Isaacson explained that as a new unit of specialization within the department, bioinformatics integrates the study of statistics with the biological sciences such as agronomy, botany and genetics.

Statistics has been an integral part of agricultural research at Iowa State since the early 1900s when George W. Snedecor arrived on campus. Since then, collaboration has expanded to include researchers throughout campus.

Current areas of emphases include agricultural statistics, engineering statistics, environmental statistics and survey sampling. These and other research areas have led to national prominence for the department, which was ranked in the top quartile as a doctoral program in the current report of the National Research Council, Isaacson said.

"The new unit in bioinformatics will expand learning and research opportunities for both our students and faculty members," he added. "Through the Baker Chair in Agricultural Statistics, we will be able to recruit a gifted researcher with national or international stature. The chairholder will have expertise in statistics relating to the biological sciences, particularly bioinformatics or genomics."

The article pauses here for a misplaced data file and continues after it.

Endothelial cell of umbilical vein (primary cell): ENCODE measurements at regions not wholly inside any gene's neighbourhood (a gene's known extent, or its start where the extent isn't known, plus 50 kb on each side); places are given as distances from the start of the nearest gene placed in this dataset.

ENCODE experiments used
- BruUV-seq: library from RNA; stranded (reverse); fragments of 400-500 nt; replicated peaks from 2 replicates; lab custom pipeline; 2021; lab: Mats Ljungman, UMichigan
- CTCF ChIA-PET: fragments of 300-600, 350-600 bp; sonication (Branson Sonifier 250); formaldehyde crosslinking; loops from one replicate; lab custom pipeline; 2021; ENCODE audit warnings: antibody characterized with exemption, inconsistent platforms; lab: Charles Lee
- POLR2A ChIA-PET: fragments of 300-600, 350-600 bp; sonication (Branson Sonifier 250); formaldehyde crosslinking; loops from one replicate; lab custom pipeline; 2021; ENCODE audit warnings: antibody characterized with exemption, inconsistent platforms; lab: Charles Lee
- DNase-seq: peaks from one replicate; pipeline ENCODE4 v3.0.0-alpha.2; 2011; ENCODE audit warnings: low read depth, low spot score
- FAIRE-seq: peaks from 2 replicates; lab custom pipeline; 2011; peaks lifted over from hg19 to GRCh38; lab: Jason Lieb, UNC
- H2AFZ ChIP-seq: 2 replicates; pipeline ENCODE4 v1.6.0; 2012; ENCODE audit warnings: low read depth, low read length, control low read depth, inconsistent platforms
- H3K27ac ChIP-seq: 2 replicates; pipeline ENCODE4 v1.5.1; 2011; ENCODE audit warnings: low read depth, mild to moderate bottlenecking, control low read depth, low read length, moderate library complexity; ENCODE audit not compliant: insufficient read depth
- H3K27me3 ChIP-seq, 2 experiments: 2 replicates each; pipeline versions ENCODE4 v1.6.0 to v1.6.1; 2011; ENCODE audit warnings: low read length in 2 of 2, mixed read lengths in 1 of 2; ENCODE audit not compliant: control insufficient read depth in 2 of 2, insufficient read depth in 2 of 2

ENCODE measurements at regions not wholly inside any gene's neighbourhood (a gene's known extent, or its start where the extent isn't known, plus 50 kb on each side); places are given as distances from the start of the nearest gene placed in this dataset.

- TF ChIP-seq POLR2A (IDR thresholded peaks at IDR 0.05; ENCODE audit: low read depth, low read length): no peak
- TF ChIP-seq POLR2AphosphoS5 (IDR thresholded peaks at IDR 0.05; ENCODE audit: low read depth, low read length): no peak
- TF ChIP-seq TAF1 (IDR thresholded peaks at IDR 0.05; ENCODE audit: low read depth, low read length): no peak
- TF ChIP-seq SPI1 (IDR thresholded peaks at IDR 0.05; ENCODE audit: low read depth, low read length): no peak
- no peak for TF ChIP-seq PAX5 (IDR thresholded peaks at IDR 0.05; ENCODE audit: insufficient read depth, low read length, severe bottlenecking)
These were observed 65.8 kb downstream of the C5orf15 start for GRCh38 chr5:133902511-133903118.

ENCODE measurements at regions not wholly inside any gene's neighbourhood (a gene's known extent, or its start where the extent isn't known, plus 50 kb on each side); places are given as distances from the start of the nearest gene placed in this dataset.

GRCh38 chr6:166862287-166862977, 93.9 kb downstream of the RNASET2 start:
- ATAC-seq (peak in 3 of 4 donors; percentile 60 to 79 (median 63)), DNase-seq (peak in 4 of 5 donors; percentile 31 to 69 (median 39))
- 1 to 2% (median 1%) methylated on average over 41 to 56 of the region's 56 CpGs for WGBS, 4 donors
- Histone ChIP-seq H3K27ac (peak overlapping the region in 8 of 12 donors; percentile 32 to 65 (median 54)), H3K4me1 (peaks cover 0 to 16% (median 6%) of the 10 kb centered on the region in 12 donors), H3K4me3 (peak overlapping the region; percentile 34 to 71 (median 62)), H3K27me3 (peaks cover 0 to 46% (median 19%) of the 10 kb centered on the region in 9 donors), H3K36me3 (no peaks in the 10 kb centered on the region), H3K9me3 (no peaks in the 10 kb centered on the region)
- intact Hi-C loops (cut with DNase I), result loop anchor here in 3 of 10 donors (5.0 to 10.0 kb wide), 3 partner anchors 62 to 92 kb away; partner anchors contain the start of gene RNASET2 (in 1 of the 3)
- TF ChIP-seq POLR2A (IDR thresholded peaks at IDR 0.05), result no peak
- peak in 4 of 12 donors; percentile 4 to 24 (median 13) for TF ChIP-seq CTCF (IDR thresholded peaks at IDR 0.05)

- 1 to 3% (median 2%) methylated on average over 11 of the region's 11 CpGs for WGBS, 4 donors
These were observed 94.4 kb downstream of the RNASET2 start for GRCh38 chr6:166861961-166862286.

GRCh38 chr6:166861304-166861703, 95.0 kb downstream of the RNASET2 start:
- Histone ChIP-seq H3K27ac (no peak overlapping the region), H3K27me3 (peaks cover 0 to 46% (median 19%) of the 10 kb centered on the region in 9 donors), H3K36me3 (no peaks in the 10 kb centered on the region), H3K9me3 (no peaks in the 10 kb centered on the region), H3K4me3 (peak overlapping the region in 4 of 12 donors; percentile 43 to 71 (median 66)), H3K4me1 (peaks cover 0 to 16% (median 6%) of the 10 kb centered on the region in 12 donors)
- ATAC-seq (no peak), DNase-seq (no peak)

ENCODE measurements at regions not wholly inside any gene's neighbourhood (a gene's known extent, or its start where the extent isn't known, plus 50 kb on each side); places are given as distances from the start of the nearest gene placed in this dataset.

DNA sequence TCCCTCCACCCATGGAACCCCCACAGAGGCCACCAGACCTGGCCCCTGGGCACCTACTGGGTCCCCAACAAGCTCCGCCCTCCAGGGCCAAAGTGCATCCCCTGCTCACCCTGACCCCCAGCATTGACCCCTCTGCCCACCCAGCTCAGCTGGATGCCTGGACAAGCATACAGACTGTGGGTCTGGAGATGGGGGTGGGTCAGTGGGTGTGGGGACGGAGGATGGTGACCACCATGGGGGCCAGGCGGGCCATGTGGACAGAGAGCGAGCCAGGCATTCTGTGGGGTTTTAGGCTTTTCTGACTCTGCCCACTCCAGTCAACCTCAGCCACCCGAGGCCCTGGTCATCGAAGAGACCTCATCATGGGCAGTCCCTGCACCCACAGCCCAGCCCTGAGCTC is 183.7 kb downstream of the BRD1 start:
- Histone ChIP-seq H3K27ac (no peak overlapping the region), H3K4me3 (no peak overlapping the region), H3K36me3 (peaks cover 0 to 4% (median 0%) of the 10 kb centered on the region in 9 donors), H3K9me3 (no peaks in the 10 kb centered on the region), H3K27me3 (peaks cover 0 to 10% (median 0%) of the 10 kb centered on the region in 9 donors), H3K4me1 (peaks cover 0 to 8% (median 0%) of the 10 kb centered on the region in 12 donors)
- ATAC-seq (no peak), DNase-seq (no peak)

"The Plant Sciences Institute will bring together the best minds in the world in a collaborative program of academic, government and private sector research and technology transfer," said Scanes. "This academic collaboration requires a similar partnering of public and private funds."

The total funding goal for the institute is $400 million over the next 10 years. The private fund-raising goal is $100 million.

"Campaign Destiny, the largest fund-raising effort in ISU history, continues in its final year to raise crucial dollars for university priority projects," said Tom Mitchell, president, ISU Foundation. "The campaign has been the most successful in ISU history and we are grateful for the record-setting support provided by ISU alumni and friends."